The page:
It’s been a while since I last had to run Windows on my laptop; back then I used Ext2 Installable File System For Windows to access data on my Linux-formated partitions.
In the meantime a few things have changed: Windows 7 and Ubuntu formating ext3 with a inode size of 256 – none of these are supported by ext3 ifs.
Ext2read supports Windows 7 (as well as ext4 and LVM2) but it’s more like a file browser and does not support assigning drive letters to Linux filesystems and since my /home is formatted with XFS it does not help me anyway.
Instead of going through reformatting the filesystems I wanted to access from Windows, I decided to build a virtual file server instead; that way I can access any filesystem type supported by Linux.
This guide will work with other versions of Windows (and other OS’es as well), there are no ties to Virtualbox and the Linux version used can be anyone you like.
Installing Virtualbox is a straight forward deal, accept the defaults and you are good to go. Once installed, it’s a good idea to record the IP of the host-only network adaptor, because you are going to use it later.
Start Virtualbox (if you have used the default installer settings, it should be started already), go to “File” and then “Preferences”, select “Network” and double-click the “Virtual Host-Only Ethernet Adapter” – The IP address of the adapter is right there.
Configure the virtual machine
Simply press “New” and walk through the wizard. Select Linux as operating system and either 32 or 64 bit Ubuntu depending on what you plan to install – The defaults should be fine.
This is where it becomes a bit tricky. We need to access a raw disk and this is a bit tricky. Apparently only administrator can access disks directly and Virtualbox has no way of asking UAC for privilege escalation.
To possible solutions: 1) is to run Virtualbox and needed commands as administrator 2) Disable UAC. Personally I went for option 2.
Mapping the raw disk
In order to access the raw disk (or disk partition) from inside the virtual machine, we need to map it to a virtual disk file (VDI).
Open a command prompt (remember to use “run as administrator” if you have not disabled UAC) and run these commands
First, let’s figure out which partition(s) you wish to access
> c: > cd "\Program Files\Oracle\VirtualBox" C:\Program Files\Oracle\VirtualBox>VBoxManage.exe internalcommands listpartitions -rawdisk \\.\PhysicalDrive0 Number Type StartCHS EndCHS Size (MiB) Start (Sect) 1 0x07 0 /32 /33 1023/254/63 35000 2048 2 0x83 1023/254/63 1023/254/63 25000 71682048 5 0x82 1023/254/63 1023/254/63 4800 122884096 6 0x83 1023/254/63 1023/254/63 412137 132716544
In my example, I only wish to access partition 6 (normally mounted as /home in Linux); now let’s map it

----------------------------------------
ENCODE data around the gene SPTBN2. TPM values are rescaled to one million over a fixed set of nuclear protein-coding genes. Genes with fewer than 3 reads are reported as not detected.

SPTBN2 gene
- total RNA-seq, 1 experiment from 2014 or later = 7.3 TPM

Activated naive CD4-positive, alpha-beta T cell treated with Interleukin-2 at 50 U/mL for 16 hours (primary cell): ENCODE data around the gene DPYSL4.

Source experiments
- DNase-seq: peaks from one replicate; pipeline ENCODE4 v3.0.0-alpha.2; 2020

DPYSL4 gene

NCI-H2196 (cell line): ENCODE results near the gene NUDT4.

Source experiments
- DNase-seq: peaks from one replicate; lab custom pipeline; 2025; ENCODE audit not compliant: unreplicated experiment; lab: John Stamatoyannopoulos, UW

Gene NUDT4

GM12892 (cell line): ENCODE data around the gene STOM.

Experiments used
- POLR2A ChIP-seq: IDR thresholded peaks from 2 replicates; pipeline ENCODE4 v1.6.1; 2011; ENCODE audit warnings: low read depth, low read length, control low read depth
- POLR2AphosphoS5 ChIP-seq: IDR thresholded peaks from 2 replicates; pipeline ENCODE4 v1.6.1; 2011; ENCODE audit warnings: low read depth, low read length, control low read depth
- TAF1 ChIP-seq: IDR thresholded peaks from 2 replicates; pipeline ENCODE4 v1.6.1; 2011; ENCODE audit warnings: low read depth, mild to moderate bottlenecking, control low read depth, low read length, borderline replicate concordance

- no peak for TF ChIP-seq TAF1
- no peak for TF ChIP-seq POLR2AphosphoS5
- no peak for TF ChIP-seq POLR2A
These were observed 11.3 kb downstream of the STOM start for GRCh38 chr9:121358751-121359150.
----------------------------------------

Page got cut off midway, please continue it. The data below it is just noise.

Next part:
C:\Program Files\Oracle\VirtualBox>VBoxManage.exe internalcommands createrawvmdk -filename "c:\path\to\filename.vdi" -rawdisk \\.\PhysicalDrive0 -partitions 6 RAW host disk access VMDK file \path\to\filename.vdi created successfully.
Open VirtualBox again (if you have UAC enabled, open VirtualBox as administrator; for some reason this screws up the USB stuff in VirtualBox) – click the virtual machine, and then “storage”, select the SATA device and click “add harddisk”, click “Use existing disk” and then browse to your VDI that you create before.
Adding a second network interface
To ease administration, we’ll add a second, host-only network interface card to the VM
- Select the virtual machine
- Scroll the right window down, and click network
- Click tab “Adapter 2”, enable it and select “Attached to: Host-only Adapter”
After downloading Ubuntu, use the downloaded ISO in VirtualBox and boot the Ubuntu installer. Choose your language and keymap in the boot loader and then select “Install Ubuntu Server”.
Go through language and country selection selection, pick a host name, timezone. When asked to partition disks, select manual
The installation will now be on it’s merry way.
- Add a user for you
- Enter proxy details
- Configure updates (since this is a “background server” I recommend automatic)
- Software selection: Select at least “Samba server” and “OpenSSH server”
- Configure grub-pc: Enter /dev/sda as destination
- Configure system clock (normally not UTC)
Finishing setting up the virtual machine
When the machine has first booted, log in as the user you created during installation.
Configure host-only network
Edit the file
/etc/network/interfaces and add
auto eth1 iface eth1 inet static address 192.168.56.10 # substitute this with one matching your network settings, recorded earlier netmask 255.255.255.0
and then run the command
sudo ifup eth1 – You are now able to ssh into you virtual machine, using the IP address entered.
Samba is the standard Windows interoperability suite of programs for Linux and Unix.
Why use it to have the Linux server act as a fileserver for the Windows host, allowing us to access files on the disks attached to the VM and, since it’s using standard Windows protocols, we will be able to map the shares on the VM to drive letters on the Windows host.
Luckily Samba just works, out of the box. The only things I changed, in /etc/samba/smb.conf was
[homes] read only = no valid users = %S
the rest of the parameters for [homes] was left as is.
Auto-starting the virtual machine
Program/script: "C:\Program Files\Oracle\VirtualBox\VBoxHeadless.exe" Arguments: -s VMName -v Start in: "C:\Program Files\Oracle\VirtualBox"
That should be it. You could install Vbox Additions, but unless you plan on accessing data on the Windows host from the VM, there is no need.